One of the current trends in IT is for CIOs to vie for the right to take over Business Process Management (BPM) for the organization.  This means more than providing BPM tools and linking those tools to the SOA infrastructure… this means having the people who perform process management report up through the CIO.

I guess I have no problem with this idea.  Of all of the operational departments, the one most tailored to supporting a range of different skills, all oriented towards making incremental improvement in the business, is the IT department.  In effect, IT has a native skill set in providing “improvement consulting services” to the business, and process management is an improvement consulting service, so IT can provide that service with the least amount of difficulty.

That’s the theory, anyway.  Problem is that very few people in a typical IT organization have ever actually performed any formalized form of process management.  In other words, there’s a “Readiness” problem.  Most IT shops simply are not ready to perform this task.

I’ve built teams from scratch.  When I was in the dot-com space, I was called upon, time after time, to hire team members for a new team, set up their processes, integrate them into a functioning structure, and get them moving.  Sometimes I did it well.  The rest of time: I learned from experience ;-).  One thing I can tell you, it takes a lot of work to spin up a business function, even one that is well understood.  If it is a new function to the enterprise, the odds of getting it right, the first time, are truly slim.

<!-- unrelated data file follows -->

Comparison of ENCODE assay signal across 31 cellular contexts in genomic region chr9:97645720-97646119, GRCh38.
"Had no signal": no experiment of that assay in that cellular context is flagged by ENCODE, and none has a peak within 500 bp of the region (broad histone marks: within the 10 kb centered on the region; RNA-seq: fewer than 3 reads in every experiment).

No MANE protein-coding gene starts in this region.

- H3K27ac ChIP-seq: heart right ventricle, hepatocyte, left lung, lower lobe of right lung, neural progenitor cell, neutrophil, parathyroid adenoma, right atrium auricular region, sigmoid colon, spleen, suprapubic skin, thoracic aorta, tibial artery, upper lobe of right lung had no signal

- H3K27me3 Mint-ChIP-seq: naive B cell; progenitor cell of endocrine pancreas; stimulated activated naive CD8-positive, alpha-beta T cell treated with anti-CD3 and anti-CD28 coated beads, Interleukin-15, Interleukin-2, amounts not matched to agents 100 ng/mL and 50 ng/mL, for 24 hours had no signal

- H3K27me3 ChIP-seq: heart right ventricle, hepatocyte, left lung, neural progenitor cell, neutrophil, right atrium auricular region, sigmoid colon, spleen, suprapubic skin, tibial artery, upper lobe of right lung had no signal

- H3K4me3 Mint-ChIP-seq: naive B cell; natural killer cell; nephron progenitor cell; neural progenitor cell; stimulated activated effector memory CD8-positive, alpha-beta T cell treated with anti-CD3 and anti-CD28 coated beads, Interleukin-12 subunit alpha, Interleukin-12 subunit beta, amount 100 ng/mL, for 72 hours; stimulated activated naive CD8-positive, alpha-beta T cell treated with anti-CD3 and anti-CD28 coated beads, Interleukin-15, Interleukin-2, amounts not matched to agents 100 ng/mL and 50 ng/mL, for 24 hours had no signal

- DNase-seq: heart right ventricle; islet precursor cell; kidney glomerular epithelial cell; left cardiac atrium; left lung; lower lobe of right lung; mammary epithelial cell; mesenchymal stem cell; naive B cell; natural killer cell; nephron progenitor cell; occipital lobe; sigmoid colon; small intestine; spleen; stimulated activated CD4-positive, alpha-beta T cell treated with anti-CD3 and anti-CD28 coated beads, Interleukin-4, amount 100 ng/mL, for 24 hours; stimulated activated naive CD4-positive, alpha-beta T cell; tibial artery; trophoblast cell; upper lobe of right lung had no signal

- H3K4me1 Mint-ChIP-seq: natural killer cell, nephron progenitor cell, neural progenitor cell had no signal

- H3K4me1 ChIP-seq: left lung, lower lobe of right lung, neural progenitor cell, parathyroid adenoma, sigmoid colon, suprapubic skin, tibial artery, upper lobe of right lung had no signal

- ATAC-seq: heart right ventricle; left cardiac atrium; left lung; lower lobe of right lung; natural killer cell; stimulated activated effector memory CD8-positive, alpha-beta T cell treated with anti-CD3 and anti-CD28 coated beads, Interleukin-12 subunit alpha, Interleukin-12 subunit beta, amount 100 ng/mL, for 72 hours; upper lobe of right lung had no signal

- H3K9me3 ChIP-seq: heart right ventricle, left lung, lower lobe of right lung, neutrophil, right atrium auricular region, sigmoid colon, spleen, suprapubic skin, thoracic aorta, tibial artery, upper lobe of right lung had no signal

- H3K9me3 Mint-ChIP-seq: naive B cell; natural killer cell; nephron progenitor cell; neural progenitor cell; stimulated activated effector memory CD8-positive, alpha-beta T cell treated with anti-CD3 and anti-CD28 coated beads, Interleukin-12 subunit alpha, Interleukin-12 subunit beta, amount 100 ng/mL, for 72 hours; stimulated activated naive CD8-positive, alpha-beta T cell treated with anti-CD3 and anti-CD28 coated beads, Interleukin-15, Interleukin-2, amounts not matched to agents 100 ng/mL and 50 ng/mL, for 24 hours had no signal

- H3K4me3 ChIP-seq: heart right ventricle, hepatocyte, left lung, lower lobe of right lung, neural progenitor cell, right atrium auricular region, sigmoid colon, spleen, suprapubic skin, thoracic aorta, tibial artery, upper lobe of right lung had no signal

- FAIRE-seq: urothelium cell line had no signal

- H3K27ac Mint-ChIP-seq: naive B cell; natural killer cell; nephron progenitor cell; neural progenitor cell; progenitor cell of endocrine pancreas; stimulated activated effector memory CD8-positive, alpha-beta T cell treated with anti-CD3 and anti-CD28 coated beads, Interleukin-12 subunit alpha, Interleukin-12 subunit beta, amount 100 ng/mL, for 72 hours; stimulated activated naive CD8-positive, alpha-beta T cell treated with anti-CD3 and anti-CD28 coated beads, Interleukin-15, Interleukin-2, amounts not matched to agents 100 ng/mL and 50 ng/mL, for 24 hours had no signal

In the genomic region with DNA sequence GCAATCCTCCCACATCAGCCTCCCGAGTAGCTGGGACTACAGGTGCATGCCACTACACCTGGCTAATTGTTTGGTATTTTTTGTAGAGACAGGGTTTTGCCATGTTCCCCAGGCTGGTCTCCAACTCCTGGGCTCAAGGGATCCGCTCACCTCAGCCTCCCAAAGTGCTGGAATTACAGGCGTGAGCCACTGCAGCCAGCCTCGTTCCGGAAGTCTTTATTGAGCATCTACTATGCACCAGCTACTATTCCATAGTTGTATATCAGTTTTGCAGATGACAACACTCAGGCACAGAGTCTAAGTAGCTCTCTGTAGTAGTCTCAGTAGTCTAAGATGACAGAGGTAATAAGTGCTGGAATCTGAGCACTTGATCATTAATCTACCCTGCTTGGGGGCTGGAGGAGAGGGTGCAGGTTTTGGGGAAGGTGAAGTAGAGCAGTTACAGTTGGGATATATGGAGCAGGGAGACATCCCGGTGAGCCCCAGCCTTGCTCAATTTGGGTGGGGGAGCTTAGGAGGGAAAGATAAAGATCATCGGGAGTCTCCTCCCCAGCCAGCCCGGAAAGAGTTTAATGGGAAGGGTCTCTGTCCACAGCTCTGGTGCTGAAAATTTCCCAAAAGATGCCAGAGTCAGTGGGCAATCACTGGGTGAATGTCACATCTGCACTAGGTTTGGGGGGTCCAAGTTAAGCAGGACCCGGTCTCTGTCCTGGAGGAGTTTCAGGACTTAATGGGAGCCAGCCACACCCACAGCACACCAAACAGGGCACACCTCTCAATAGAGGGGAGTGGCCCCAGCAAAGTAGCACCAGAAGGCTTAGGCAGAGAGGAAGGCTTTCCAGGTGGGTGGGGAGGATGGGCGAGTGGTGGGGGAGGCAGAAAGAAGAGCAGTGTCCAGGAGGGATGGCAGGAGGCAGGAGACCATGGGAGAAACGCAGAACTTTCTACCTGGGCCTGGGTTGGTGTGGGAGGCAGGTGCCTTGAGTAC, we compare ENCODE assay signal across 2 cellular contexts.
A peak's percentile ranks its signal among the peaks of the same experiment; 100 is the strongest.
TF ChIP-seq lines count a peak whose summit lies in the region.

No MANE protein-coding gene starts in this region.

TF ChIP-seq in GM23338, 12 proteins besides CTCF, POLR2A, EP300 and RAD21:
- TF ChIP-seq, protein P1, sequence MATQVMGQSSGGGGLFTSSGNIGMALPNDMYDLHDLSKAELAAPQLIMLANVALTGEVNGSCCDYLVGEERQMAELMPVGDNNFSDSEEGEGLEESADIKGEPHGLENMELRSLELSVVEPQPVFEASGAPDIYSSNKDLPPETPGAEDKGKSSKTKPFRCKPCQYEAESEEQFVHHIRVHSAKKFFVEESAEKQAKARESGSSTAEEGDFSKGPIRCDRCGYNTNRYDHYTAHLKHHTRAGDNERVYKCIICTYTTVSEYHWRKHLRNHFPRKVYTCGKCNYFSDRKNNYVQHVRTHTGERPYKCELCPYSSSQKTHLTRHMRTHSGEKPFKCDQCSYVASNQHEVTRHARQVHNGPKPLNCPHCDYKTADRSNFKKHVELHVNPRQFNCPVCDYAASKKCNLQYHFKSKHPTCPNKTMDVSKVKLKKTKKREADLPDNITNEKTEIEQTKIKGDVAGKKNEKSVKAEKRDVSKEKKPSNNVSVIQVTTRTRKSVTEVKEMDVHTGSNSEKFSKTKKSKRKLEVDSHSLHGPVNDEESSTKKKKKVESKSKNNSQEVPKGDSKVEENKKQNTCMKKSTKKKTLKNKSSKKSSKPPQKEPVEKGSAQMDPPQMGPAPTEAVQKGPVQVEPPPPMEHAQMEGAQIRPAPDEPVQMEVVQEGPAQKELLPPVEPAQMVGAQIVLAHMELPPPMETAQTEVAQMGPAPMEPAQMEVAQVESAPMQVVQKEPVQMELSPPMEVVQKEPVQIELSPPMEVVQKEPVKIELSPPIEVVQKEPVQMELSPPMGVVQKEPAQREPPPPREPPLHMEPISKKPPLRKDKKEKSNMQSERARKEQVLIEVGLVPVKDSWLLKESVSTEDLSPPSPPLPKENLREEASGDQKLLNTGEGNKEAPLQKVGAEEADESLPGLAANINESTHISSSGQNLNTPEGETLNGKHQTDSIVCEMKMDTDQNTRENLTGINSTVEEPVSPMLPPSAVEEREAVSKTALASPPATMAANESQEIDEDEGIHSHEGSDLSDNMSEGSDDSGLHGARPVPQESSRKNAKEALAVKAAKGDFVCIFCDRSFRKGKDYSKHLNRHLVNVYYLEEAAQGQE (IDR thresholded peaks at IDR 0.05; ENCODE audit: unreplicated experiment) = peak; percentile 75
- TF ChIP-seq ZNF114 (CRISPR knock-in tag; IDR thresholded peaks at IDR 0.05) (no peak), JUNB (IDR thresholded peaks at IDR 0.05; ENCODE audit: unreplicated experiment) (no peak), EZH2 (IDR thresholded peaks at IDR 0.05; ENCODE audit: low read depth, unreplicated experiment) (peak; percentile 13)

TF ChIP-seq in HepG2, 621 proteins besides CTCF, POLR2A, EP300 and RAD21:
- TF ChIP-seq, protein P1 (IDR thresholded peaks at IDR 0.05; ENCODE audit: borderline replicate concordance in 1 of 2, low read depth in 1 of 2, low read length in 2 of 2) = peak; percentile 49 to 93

You need to make sure that you have qualified staff, a realistic engagement process, a reasonable goal for them to achieve to prove their value, and a mechanism by which their work provides value to the business.  As the team becomes mature, their capabiliies change, and their goals must change as well.  This is difficult for any manager to put together.

But if the manager is not familiar with the work that needs to be performed, he or she has some additional problems.  A manager can hire an “expert” and rely upon them to create the team and deliver value, but if the choice of expert is not the right one for the enterprise, not the right cultural fit for the “present-day readiness” of an organization, they will not accomplish much, and the manager will not know enough to provide the backup and support the new team needs to succeed.

Result: CIO says “Build a new function” and people set out to try, and in a year, the CIO cancels the project because no valuable output has emerged. 

This story has played out in many organizations.  This is not unique to BPM.  This has occurred where the intent was to create an Enterprise Architecture team and the team started up without an Enterprise Architect.  The same is now playing out in teams that wish to create Business Process teams within IT. 

So if you are working in an enterprise that wants to take on the challenge of delivering BPM inside the IT organization, be ready for a rough-and-tumble ride.  Jump on that train only if you like roller-coasters and if all of the other criteria are met: experienced members, executive coverage, realistic goals, and an engagement process that makes sense.

It’s a truly wild ride.

By Nick Malik

Former CIO and present Strategic Architect, Nick Malik is a Seattle based business and technology advisor with over 30 years of professional experience in management, systems, and technology. He is the co-author of the influential paper "Perspectives on Enterprise Architecture" with Dr. Brian Cameron that effectively defined modern Enterprise Architecture practices, and he is frequent speaker at public gatherings on Enterprise Architecture and related topics. He coauthored a book on Visual Storytelling with Martin Sykes and Mark West titled "Stories That Move Mountains".

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